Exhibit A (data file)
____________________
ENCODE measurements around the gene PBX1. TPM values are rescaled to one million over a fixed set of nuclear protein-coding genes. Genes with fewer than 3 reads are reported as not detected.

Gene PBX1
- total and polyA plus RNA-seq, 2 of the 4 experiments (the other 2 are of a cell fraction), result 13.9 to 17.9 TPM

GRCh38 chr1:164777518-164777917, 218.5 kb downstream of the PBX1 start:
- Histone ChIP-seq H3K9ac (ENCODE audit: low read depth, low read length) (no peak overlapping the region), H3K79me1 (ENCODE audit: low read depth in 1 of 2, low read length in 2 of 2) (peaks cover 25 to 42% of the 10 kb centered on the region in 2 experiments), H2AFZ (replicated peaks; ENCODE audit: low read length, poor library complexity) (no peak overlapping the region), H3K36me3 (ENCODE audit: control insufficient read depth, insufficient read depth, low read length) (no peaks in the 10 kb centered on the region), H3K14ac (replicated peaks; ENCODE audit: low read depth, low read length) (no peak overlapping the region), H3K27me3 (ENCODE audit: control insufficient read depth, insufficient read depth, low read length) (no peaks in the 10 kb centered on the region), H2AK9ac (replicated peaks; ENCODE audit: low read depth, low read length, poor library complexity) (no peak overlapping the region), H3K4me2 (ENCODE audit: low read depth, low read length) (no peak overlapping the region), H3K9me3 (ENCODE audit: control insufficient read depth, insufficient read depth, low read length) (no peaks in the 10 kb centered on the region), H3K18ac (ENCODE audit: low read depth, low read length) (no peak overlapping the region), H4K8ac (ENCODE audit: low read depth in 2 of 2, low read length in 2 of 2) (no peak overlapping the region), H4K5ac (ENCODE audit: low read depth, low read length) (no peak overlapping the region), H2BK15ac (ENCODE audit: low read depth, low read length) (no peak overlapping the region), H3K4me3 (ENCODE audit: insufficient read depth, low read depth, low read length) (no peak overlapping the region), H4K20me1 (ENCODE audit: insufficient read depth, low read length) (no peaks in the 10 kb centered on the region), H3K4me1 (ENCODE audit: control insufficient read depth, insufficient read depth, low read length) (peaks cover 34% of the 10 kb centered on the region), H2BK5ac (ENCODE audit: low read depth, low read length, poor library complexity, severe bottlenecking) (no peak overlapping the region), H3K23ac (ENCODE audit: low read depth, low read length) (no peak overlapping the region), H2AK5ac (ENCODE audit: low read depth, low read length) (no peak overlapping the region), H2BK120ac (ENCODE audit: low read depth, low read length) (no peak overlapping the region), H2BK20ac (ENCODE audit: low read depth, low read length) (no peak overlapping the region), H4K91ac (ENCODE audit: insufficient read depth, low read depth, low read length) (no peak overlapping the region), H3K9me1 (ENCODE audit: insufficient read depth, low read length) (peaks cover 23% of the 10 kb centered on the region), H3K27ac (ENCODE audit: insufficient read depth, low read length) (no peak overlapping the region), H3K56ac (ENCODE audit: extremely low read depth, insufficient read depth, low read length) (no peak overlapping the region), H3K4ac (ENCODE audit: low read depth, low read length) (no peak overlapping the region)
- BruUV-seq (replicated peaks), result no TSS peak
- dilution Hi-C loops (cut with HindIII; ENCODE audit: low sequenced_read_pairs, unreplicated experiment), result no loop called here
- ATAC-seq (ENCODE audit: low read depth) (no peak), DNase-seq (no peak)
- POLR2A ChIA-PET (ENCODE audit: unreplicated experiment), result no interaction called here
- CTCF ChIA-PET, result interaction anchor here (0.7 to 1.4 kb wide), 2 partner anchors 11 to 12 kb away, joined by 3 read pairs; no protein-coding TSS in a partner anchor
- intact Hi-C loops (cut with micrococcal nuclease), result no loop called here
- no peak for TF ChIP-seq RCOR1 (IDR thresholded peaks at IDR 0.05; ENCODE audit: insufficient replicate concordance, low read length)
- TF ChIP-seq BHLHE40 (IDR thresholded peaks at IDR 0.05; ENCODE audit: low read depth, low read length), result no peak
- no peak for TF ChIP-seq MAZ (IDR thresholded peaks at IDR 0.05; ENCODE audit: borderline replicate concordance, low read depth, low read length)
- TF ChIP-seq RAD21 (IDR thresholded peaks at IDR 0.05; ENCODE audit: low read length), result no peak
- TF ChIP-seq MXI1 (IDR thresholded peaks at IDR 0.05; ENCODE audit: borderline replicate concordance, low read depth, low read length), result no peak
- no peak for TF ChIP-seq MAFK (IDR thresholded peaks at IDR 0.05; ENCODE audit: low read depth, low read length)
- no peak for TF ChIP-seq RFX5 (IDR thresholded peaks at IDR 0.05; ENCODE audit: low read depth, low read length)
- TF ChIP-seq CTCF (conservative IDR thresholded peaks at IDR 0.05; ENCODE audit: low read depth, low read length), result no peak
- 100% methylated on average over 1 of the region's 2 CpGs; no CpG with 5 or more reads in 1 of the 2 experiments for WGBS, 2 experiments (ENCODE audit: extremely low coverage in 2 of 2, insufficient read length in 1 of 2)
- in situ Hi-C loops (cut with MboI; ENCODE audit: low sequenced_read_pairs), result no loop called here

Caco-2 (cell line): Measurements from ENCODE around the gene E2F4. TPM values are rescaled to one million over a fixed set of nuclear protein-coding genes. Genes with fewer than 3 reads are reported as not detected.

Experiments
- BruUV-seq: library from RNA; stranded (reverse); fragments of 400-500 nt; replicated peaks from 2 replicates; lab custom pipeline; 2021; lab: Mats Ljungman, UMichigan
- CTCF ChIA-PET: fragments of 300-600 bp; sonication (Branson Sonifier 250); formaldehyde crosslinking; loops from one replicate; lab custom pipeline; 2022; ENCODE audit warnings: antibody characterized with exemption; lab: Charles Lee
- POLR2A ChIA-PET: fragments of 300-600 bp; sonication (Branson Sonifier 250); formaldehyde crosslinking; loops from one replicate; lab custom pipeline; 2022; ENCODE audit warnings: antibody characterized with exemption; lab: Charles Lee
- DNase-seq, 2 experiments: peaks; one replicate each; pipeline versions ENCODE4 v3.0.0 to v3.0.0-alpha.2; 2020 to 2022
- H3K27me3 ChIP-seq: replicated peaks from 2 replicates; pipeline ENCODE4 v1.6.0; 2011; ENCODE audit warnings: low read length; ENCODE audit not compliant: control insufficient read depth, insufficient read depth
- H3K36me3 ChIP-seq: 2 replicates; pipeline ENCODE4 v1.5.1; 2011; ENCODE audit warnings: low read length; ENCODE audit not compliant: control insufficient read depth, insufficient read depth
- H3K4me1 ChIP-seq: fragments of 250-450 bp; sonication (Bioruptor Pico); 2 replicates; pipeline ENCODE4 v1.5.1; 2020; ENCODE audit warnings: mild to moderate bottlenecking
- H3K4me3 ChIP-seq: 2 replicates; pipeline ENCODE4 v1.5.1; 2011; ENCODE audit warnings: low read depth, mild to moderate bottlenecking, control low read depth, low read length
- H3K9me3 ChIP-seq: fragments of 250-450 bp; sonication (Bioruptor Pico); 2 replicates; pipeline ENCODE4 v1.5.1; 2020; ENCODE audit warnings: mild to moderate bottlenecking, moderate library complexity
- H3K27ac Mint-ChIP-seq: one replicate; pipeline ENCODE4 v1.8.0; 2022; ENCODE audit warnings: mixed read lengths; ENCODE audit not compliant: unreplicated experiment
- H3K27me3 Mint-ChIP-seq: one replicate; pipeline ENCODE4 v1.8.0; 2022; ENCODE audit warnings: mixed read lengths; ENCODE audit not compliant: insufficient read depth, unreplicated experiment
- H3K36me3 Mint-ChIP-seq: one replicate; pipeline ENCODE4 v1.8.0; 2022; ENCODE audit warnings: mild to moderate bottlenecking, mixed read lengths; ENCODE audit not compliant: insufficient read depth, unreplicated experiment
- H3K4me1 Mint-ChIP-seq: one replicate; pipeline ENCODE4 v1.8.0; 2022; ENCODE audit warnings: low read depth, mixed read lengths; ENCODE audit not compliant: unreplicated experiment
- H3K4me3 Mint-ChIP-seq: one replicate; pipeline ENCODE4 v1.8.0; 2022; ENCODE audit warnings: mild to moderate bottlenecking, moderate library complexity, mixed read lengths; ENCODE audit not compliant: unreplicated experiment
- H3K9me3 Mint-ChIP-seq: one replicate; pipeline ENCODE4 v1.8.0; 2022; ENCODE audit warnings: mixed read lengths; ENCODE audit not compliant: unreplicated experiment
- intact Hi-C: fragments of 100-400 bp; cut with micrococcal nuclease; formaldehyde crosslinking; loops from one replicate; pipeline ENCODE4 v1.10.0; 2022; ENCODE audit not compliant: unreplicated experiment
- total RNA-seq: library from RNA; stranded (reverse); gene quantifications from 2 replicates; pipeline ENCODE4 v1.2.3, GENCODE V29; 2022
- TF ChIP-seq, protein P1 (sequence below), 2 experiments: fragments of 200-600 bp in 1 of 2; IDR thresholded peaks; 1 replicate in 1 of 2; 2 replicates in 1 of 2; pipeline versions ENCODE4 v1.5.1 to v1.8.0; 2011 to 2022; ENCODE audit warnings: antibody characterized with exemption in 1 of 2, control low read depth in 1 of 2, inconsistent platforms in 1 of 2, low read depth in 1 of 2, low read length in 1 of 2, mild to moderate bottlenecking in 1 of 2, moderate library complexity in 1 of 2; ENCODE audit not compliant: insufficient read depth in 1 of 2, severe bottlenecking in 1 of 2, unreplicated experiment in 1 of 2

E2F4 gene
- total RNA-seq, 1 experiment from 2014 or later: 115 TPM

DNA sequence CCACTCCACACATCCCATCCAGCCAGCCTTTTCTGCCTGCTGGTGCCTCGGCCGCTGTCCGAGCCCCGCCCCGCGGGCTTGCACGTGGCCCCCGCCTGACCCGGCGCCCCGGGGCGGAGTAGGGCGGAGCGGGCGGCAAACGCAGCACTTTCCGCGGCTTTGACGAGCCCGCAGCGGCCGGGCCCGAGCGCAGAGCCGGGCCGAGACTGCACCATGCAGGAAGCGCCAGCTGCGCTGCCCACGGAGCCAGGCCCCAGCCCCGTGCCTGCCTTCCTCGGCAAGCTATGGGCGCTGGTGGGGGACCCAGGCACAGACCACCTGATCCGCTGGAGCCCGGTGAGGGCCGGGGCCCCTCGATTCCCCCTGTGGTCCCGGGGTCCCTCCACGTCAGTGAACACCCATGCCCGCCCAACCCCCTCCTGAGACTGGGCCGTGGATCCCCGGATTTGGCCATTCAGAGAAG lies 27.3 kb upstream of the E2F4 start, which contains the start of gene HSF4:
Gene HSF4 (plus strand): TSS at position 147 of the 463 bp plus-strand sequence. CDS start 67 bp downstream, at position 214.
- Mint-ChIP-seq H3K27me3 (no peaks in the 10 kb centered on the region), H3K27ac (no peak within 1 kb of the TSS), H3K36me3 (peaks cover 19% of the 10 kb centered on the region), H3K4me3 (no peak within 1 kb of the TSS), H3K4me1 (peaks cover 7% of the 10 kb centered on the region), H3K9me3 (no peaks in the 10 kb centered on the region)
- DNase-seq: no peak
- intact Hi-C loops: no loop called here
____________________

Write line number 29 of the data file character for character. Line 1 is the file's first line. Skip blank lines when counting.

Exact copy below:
- H3K36me3 ChIP-seq: 2 replicates; pipeline ENCODE4 v1.5.1; 2011; ENCODE audit warnings: low read length; ENCODE audit not compliant: control insufficient read depth, insufficient read depth